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Last Bets: around the world in online casinos — first stop, Gibraltar

Much of Australia’s $22 billion gambling addiction has been well documented, poker machines, table games and wagering are all hugely popular with the punters. But what about online casinos? Untaxed, unregulated and under the radar, this so-called “unofficial” sector of gambling is increasing in popularity.

According to the Productivity Commission, the wild west of unregulated online gambling could be worth as much as $800 million annually. Industry experts recently pegged the number as high as $968 million — with a third of that funneling into online poker.

Dr Sally Gainsbury, a lecturer at the Centre for Gambling Education & Research, Southern Cross University, is currently undertaking a survey into online gambling, with the results set to be presented later this year.

As part of her research, Gainsbury has studied the growth of online casinos and their popularity with Australian gamblers.

At the moment participation compared with other forms of gambling seems low, but it appears to be growing,” she told Crikey. “The thing about these offshore sites is that many are easily accessible to younger people and problem gamblers. There is also a lack of consumer protection.”

Under the Interactive Gambling Act passed in 2001, it is illegal for online casinos to accept bets from or advertise to Australian players.

But that does not seem to have to have stopped the growth of casinos. According to Gainsbury’s calculations, there were 2319 virtual casinos open for business in May this year — “although that changes all the time” — with 90% of operators offering play to Australian players.

One of the big operators is 888.com, who commanded revenues of $US221.7 million last year and profits of $US12.4 million (down from $US31.9 in 2009). Listed on the London Stock Exchange, its headquarters are based in the small English colony of Gibraltar — a popular location for online casinos.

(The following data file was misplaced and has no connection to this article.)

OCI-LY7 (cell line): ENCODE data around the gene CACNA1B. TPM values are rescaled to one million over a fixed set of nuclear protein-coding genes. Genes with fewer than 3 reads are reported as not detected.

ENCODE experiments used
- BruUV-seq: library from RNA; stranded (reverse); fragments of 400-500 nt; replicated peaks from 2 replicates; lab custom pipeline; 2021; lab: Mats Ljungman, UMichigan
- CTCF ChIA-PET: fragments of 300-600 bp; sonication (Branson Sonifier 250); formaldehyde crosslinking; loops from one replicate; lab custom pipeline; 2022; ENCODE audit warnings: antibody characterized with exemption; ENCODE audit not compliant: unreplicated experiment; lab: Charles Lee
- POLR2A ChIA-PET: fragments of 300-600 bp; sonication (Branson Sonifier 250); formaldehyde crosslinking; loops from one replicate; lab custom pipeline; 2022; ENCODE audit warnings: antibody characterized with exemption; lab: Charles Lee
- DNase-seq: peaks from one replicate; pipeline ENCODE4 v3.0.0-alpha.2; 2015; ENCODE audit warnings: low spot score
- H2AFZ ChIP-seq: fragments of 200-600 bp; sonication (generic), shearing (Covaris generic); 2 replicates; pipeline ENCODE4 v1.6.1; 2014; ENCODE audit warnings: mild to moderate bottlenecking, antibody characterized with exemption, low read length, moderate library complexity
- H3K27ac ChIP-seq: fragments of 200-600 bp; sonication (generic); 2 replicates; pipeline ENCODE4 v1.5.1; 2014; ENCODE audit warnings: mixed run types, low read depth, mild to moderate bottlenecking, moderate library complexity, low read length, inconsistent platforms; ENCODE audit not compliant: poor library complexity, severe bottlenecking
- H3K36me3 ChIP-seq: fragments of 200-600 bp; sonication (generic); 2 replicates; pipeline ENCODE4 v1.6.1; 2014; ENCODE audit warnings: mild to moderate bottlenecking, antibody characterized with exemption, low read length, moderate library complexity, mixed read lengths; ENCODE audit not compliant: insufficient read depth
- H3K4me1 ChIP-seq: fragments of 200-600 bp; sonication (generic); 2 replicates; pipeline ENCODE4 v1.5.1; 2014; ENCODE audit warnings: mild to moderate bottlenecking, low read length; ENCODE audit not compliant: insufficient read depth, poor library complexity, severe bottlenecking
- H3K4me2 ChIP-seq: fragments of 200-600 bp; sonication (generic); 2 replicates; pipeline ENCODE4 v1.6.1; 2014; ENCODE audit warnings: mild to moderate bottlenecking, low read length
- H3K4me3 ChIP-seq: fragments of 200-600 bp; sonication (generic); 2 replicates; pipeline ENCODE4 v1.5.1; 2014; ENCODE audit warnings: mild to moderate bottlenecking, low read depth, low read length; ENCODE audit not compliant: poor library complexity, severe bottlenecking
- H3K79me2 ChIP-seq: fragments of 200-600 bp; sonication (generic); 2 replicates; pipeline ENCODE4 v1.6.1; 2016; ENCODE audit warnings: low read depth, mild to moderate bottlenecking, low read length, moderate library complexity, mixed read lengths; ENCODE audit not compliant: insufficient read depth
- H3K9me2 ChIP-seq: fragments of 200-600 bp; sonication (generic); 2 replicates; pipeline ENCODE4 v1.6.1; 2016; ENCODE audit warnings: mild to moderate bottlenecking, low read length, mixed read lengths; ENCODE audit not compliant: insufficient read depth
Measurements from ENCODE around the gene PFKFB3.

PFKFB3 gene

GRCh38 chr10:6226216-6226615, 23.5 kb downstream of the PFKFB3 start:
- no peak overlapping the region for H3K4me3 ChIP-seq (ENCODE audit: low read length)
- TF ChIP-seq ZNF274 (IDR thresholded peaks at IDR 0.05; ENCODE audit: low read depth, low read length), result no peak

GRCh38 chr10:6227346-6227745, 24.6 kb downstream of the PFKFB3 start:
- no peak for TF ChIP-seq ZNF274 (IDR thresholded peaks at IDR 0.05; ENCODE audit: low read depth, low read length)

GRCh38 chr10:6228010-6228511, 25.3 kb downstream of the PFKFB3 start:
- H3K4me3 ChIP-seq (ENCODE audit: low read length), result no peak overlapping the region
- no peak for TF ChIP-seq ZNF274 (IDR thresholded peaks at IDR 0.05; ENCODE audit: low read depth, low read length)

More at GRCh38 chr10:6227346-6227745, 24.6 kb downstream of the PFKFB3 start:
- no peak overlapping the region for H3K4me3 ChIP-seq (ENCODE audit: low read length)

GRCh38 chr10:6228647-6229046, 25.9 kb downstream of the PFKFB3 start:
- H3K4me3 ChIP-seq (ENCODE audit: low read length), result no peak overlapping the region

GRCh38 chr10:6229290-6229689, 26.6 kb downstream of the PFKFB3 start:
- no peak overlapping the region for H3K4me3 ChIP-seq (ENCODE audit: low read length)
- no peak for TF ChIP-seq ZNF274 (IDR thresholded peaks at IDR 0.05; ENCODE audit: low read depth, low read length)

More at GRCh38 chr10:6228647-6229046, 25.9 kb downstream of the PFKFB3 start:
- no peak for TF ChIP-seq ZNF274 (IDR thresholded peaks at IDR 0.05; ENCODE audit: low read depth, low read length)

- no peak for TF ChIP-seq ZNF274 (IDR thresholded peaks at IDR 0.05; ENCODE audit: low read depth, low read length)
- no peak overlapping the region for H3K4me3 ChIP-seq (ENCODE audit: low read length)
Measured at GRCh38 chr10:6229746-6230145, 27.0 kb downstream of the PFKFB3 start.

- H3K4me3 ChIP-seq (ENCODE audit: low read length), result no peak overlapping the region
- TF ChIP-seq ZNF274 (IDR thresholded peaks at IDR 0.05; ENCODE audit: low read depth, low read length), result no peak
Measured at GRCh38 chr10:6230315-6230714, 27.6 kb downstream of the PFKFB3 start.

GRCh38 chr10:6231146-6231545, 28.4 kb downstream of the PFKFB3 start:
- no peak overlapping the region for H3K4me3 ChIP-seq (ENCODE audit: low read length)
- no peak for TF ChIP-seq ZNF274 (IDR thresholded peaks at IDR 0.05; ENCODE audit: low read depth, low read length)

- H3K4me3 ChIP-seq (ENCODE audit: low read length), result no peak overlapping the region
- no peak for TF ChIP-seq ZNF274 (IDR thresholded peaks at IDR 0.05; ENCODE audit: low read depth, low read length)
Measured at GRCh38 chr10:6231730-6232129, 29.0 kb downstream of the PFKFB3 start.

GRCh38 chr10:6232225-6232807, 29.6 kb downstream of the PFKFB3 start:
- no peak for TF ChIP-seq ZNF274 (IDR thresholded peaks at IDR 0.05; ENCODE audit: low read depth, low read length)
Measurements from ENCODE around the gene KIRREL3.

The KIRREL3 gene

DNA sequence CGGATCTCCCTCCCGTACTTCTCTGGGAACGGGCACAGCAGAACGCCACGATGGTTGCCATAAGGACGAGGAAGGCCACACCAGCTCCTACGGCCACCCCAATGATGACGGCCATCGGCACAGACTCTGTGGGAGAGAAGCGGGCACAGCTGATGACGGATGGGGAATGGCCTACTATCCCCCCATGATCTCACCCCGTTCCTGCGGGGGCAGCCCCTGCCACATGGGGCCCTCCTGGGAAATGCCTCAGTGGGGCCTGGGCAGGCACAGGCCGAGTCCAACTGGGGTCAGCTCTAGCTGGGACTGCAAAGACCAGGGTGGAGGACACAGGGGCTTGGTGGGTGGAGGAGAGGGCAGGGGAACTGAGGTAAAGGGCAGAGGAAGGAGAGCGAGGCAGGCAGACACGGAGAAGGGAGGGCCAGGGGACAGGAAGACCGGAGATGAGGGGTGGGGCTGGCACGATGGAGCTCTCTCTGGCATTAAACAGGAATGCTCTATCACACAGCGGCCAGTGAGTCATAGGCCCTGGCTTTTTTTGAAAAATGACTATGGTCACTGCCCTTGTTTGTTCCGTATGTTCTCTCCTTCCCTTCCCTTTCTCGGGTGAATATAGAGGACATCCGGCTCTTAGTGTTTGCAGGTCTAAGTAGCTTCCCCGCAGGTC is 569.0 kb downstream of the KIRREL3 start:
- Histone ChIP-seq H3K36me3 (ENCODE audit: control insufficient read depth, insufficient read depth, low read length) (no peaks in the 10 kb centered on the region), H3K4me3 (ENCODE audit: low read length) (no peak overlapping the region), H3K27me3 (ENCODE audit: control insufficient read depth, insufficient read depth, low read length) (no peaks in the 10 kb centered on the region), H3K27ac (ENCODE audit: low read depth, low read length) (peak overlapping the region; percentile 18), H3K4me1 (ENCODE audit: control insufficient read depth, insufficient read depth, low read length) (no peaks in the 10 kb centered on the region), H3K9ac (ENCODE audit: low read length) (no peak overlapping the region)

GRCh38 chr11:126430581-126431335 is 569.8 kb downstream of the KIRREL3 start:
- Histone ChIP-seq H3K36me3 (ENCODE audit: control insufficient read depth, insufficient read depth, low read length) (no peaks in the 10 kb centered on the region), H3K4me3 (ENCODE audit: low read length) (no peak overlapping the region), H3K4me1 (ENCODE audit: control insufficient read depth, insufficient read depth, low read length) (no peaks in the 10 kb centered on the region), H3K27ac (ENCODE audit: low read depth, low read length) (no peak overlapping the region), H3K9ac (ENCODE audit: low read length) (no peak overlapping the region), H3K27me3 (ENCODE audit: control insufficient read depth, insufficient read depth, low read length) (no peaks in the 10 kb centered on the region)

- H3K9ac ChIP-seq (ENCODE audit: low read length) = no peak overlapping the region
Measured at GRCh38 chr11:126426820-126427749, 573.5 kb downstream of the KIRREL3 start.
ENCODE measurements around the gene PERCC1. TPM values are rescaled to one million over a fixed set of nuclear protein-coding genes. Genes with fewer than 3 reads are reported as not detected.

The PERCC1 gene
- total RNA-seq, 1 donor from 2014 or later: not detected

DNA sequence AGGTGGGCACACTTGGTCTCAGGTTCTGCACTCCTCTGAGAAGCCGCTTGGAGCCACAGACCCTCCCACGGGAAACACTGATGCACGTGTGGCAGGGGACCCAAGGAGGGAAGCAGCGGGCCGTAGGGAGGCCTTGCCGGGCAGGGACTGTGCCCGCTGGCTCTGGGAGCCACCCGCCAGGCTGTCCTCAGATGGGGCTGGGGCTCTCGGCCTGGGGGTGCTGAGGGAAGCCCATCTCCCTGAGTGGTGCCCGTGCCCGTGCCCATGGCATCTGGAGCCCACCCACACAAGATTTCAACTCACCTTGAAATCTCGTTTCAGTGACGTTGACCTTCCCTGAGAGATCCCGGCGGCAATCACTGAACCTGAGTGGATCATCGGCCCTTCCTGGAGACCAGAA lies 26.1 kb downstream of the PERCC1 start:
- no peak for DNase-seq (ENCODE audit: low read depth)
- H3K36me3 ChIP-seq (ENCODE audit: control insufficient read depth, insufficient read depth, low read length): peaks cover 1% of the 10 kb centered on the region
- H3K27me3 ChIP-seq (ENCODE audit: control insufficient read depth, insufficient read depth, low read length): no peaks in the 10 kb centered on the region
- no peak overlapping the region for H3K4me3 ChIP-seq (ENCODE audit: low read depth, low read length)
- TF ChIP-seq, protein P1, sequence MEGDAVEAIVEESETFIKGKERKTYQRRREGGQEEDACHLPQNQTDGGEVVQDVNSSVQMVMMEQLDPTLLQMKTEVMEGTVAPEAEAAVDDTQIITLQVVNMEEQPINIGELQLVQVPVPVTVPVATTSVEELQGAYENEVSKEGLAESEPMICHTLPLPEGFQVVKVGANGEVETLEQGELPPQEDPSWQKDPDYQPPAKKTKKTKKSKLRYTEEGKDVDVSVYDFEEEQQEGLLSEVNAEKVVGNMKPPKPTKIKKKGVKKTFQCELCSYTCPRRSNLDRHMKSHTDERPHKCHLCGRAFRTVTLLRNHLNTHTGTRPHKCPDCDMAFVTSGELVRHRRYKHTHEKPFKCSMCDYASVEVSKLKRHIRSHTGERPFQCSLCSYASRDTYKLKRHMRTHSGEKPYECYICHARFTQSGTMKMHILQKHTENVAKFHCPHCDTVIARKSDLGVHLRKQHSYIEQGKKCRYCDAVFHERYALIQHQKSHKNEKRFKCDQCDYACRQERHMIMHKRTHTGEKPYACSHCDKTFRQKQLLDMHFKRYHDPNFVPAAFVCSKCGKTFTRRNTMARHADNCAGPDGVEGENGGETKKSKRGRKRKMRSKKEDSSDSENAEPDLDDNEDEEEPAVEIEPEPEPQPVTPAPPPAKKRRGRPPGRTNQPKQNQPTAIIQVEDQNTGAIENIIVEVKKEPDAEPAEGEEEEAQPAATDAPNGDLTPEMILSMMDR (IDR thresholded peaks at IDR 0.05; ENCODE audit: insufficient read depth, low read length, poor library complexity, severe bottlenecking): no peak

At the time of her count, Gainsbury found Gibraltar had 291 online casinos operating in its jurisdiction. Gainsbury says the reasons for Gibraltar’s popularity could be due to its proximity to Europe and also its stringent regulatory body (a must for the legitimate operators).

There is also the small matter of tax, which at 1% of gambling income in Gibraltar is far more attractive than the 15% taken from the pot of operators in the UK.

Unsurprisingly, low taxes are a common theme among countries with the highest number of online casinos. English channel island Alderney charges 0% tax (only a license fee is required) and has 104 operators.

Tiny island republic Malta leads the way with 460 casinos and has an attractive tax rate of 0.5% gross amounts of bets. In Costa Rica — a country Gainsbury says doesn’t command many legitimate operators because of its lax regulation — online casinos are treated as call centres and face attractive offers also.

As well as an attractive tax rate, Gainsbury says suitable online casino locations need a good legal framework, an availability of workers that speak the required language and a decent telecommunications set up.

Aside from all that, the country also needs to sit in a compatible time zone.

But despite an explosion in the number of casinos competing for gambler’s dollars, the sector is not impervious to the odd economic shock.